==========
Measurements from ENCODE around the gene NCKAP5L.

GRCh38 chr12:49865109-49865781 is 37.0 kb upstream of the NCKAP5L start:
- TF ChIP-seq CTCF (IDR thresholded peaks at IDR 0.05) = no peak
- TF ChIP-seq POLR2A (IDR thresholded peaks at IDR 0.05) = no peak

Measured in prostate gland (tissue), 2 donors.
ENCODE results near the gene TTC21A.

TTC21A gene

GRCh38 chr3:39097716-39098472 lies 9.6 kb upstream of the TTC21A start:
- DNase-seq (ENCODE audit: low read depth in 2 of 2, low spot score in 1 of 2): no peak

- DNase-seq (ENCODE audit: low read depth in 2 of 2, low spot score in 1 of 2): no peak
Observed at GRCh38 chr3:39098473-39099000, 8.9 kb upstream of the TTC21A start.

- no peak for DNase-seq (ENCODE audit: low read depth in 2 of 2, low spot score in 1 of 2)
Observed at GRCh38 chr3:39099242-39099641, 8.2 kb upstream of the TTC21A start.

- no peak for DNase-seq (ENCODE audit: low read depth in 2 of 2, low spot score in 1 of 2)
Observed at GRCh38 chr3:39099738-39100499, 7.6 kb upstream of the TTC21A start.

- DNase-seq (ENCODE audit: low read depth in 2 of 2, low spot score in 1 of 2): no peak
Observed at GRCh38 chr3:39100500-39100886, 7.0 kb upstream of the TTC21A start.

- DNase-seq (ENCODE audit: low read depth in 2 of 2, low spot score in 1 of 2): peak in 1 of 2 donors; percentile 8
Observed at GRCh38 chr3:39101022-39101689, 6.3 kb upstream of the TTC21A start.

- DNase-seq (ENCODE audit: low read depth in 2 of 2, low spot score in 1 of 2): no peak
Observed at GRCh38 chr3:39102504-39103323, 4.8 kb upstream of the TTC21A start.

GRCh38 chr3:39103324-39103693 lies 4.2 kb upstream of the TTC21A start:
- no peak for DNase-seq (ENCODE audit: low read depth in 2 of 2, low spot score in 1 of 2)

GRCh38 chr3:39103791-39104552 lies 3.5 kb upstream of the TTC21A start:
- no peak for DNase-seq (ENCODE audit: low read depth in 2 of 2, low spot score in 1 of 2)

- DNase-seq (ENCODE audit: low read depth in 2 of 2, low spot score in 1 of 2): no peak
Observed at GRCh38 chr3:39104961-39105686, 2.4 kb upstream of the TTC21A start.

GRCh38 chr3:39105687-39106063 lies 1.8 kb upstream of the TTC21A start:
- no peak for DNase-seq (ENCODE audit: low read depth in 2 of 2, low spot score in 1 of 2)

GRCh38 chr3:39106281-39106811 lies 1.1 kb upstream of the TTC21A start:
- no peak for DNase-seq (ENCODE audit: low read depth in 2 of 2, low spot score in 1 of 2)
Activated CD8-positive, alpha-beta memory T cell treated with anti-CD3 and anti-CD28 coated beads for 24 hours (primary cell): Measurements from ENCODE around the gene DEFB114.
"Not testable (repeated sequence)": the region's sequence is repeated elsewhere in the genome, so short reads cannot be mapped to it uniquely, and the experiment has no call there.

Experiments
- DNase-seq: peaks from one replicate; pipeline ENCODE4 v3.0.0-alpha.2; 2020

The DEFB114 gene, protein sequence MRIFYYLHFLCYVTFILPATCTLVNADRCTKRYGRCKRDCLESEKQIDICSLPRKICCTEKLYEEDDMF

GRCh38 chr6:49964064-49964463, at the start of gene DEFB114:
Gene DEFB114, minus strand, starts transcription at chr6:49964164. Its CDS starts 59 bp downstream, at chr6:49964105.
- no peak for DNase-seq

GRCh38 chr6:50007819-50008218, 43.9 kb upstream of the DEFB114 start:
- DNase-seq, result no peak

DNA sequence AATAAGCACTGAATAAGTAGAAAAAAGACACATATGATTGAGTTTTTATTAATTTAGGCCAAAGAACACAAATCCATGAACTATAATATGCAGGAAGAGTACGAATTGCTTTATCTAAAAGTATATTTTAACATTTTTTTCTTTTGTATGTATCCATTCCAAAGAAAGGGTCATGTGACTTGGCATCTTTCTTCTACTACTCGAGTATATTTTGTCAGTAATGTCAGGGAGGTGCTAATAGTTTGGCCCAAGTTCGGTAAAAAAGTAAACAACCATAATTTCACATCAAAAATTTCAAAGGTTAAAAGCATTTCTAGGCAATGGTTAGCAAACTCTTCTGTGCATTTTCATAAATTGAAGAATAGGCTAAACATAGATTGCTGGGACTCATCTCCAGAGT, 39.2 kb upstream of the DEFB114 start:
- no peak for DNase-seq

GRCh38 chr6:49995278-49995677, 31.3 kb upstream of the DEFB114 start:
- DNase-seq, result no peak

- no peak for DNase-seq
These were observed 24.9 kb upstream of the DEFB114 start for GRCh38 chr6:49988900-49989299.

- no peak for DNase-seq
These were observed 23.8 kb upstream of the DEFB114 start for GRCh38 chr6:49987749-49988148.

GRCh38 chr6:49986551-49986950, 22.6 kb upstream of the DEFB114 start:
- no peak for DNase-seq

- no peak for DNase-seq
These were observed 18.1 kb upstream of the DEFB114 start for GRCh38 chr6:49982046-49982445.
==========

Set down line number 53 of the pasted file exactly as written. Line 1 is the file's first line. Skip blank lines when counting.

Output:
These were observed 18.1 kb upstream of the DEFB114 start for GRCh38 chr6:49982046-49982445.